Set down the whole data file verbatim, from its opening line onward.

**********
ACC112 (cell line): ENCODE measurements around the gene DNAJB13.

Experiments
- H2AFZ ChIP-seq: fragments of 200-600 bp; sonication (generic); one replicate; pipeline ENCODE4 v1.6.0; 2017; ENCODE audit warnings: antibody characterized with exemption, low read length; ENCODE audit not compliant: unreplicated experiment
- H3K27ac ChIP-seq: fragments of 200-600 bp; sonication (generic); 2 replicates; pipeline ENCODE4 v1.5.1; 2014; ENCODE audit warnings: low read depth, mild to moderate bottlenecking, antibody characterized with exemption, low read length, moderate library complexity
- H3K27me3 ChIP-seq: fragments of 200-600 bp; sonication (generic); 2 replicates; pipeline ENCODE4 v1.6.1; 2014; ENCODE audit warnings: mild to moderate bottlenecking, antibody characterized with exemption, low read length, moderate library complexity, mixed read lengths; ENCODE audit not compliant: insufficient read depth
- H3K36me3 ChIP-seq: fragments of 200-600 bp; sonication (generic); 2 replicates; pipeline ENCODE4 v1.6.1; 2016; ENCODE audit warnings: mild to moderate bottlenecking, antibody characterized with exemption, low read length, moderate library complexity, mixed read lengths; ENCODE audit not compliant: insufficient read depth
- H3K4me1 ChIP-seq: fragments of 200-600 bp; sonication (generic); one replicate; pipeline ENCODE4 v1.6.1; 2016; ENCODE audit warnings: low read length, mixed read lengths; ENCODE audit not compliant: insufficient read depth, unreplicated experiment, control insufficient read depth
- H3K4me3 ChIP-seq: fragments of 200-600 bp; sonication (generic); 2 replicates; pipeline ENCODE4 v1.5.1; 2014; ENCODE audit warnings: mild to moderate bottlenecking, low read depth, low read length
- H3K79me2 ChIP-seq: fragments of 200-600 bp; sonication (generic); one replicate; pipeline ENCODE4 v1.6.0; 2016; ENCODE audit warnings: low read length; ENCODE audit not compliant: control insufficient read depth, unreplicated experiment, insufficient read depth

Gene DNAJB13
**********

ACC112 (cell line): ENCODE measurements around the gene DNAJB13.

Experiments
- H2AFZ ChIP-seq: fragments of 200-600 bp; sonication (generic); one replicate; pipeline ENCODE4 v1.6.0; 2017; ENCODE audit warnings: antibody characterized with exemption, low read length; ENCODE audit not compliant: unreplicated experiment
- H3K27ac ChIP-seq: fragments of 200-600 bp; sonication (generic); 2 replicates; pipeline ENCODE4 v1.5.1; 2014; ENCODE audit warnings: low read depth, mild to moderate bottlenecking, antibody characterized with exemption, low read length, moderate library complexity
- H3K27me3 ChIP-seq: fragments of 200-600 bp; sonication (generic); 2 replicates; pipeline ENCODE4 v1.6.1; 2014; ENCODE audit warnings: mild to moderate bottlenecking, antibody characterized with exemption, low read length, moderate library complexity, mixed read lengths; ENCODE audit not compliant: insufficient read depth
- H3K36me3 ChIP-seq: fragments of 200-600 bp; sonication (generic); 2 replicates; pipeline ENCODE4 v1.6.1; 2016; ENCODE audit warnings: mild to moderate bottlenecking, antibody characterized with exemption, low read length, moderate library complexity, mixed read lengths; ENCODE audit not compliant: insufficient read depth
- H3K4me1 ChIP-seq: fragments of 200-600 bp; sonication (generic); one replicate; pipeline ENCODE4 v1.6.1; 2016; ENCODE audit warnings: low read length, mixed read lengths; ENCODE audit not compliant: insufficient read depth, unreplicated experiment, control insufficient read depth
- H3K4me3 ChIP-seq: fragments of 200-600 bp; sonication (generic); 2 replicates; pipeline ENCODE4 v1.5.1; 2014; ENCODE audit warnings: mild to moderate bottlenecking, low read depth, low read length
- H3K79me2 ChIP-seq: fragments of 200-600 bp; sonication (generic); one replicate; pipeline ENCODE4 v1.6.0; 2016; ENCODE audit warnings: low read length; ENCODE audit not compliant: control insufficient read depth, unreplicated experiment, insufficient read depth

Gene DNAJB13